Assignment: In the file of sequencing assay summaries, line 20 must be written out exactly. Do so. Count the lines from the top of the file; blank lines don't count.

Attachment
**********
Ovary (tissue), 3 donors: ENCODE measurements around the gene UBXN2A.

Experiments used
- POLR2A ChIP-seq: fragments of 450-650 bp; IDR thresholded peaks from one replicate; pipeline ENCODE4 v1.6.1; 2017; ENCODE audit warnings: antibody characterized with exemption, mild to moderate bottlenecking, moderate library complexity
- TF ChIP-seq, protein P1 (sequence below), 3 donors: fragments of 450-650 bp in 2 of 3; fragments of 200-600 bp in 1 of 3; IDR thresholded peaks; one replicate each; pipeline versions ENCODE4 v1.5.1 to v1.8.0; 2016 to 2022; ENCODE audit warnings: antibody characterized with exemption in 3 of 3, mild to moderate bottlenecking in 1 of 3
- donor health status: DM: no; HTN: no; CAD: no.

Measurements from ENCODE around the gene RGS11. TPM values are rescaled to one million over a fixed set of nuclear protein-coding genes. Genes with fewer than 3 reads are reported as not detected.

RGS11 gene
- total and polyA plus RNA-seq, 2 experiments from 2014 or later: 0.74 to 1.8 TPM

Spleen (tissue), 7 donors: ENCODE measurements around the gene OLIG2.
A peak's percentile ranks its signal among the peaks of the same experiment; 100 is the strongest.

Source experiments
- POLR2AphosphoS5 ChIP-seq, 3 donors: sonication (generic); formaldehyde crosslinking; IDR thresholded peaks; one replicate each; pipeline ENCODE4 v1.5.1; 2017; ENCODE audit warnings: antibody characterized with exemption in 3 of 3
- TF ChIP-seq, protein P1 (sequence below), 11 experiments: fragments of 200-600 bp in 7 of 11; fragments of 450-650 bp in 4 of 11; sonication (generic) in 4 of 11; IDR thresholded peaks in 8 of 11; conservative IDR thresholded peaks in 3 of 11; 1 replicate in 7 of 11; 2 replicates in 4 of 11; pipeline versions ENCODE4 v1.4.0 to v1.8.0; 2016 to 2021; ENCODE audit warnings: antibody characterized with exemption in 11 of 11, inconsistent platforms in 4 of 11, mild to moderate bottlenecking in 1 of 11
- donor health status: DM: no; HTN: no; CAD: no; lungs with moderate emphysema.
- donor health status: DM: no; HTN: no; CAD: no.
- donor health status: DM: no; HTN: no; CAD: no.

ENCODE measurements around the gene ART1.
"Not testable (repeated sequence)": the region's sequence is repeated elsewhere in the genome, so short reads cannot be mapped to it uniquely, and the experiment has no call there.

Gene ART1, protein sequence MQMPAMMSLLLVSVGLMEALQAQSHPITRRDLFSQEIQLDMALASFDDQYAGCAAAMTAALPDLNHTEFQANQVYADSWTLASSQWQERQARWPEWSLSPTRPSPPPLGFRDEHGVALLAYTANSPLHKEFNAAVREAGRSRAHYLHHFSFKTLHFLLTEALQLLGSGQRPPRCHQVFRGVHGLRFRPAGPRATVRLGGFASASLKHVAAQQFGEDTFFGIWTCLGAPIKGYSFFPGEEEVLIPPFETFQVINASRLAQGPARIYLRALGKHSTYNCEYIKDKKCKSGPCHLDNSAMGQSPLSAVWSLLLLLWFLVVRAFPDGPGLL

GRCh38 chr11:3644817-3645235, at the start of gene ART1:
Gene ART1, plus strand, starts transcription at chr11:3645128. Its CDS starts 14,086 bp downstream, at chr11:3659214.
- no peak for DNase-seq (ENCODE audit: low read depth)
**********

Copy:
GRCh38 chr11:3644817-3645235, at the start of gene ART1: